By Vipul Rikhi
Towards the end of September 2014, the Kabir Project team went to Lahore to take part in the Kabir Festival organised by Aahang, a student body in the Lahore University of Management Sciences (LUMS). Our visas hadn’t come through till the last minute and we hadn’t been sure of being able to go at all. But we finally made it. When we crossed the border at Wagah, we found bright, young students from LUMS waiting to receive us.
It was a wonderful one week that we spent there. We were overwhelmed by the love and warmth with which we were taken care of by the student volunteers. The air in Pakistan felt very alive with political and religious churning (Imran Khan was leading a massive protest rally against Nawaz Sharif while we were still there). We set up a photo and video exhibit of our work at the intersection of mystic poetry and folk music, showed films, participated in some classes, and sang the Kabir and Bhakti songs that we’ve learnt during the course of our own journeys.
The moment I wish to describe is the last evening of the festival, on October 2, when Dr Anjum Altaf, Dean of Humanities, took to the mike to thank us for our visit. He described in beautiful words how our relationship took shape. He said that we arrived as guests, became friends by the next day, and partners by the day after that, and now, by the last day, they were us and we were them. Truly, in that moment, as through the whole duration of our visit, all differences seemed artificial and arbitrary. We mingled together to form one stream. It felt appropriate that a Hindu bhajnik mandali from the Cholistan desert in Pakistan was invited to sing with us on that final evening. As Kabir says, “Ham sab maahin, sab ham maahin / Ham hain bahuri akela” (I’m in all, all are in me / I am many and alone).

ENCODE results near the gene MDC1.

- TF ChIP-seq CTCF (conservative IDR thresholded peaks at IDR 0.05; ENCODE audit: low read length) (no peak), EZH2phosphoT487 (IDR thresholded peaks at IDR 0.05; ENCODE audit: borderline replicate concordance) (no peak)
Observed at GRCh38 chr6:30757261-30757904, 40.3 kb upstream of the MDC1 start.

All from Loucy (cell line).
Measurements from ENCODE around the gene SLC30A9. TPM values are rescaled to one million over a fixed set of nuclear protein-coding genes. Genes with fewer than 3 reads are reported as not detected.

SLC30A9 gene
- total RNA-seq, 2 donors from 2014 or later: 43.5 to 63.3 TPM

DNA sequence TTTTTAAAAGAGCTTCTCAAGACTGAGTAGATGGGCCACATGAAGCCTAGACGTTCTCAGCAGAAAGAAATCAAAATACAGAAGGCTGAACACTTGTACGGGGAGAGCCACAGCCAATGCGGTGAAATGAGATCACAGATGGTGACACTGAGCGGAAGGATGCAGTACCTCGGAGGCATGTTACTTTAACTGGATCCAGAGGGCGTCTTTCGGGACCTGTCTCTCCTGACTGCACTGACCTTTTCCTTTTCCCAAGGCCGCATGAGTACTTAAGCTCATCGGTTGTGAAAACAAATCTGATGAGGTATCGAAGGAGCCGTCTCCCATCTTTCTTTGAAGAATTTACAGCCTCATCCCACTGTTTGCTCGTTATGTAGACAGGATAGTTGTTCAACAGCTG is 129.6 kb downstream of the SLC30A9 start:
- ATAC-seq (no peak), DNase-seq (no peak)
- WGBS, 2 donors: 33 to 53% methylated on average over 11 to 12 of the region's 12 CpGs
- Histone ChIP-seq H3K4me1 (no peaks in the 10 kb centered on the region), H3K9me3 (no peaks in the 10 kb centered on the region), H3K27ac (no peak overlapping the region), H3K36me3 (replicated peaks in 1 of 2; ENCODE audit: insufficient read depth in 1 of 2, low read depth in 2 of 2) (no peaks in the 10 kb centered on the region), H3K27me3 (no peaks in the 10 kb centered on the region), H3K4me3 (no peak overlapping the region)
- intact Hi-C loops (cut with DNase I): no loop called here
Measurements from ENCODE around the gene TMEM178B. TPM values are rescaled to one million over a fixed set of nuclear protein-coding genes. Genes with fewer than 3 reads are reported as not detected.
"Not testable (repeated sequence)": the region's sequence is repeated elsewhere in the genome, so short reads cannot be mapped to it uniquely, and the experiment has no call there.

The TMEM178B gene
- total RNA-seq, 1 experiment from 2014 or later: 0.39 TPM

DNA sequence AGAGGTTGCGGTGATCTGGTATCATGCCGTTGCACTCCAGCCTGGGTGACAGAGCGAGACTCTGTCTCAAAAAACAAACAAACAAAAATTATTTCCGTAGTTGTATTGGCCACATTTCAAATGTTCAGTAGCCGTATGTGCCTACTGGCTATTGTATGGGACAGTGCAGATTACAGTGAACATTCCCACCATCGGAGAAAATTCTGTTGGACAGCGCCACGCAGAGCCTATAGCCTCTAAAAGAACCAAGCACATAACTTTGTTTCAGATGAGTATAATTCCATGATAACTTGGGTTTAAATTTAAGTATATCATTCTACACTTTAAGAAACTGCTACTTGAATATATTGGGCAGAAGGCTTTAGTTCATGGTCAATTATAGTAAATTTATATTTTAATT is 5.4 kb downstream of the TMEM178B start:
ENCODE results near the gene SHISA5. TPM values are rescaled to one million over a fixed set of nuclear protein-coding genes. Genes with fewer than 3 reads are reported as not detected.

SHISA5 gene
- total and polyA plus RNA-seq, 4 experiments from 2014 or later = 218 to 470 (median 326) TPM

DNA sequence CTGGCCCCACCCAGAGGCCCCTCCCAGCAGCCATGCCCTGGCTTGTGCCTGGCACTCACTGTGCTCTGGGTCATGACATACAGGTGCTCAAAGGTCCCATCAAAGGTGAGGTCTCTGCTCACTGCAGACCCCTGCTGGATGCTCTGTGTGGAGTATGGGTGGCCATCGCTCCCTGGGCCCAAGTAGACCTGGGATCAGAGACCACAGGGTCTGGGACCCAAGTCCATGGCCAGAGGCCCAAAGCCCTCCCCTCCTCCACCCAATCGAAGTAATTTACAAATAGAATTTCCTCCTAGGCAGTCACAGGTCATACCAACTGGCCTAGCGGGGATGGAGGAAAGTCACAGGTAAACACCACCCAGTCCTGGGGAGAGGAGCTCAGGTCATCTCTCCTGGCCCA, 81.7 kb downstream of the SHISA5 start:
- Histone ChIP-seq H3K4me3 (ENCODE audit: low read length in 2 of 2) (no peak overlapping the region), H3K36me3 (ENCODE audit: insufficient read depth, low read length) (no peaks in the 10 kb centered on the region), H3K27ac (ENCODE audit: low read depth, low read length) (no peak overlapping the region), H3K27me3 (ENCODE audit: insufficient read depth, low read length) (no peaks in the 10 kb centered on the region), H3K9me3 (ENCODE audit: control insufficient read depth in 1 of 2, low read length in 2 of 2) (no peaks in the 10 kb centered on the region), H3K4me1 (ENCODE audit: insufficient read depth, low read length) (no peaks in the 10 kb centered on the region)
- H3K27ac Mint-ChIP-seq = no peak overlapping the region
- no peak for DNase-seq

Vipul Rikhi is a member of the celebrated Kabir Project in Bangalore. This comment was published in Aalaap magazine in Chennai and is reproduced with permission of the author.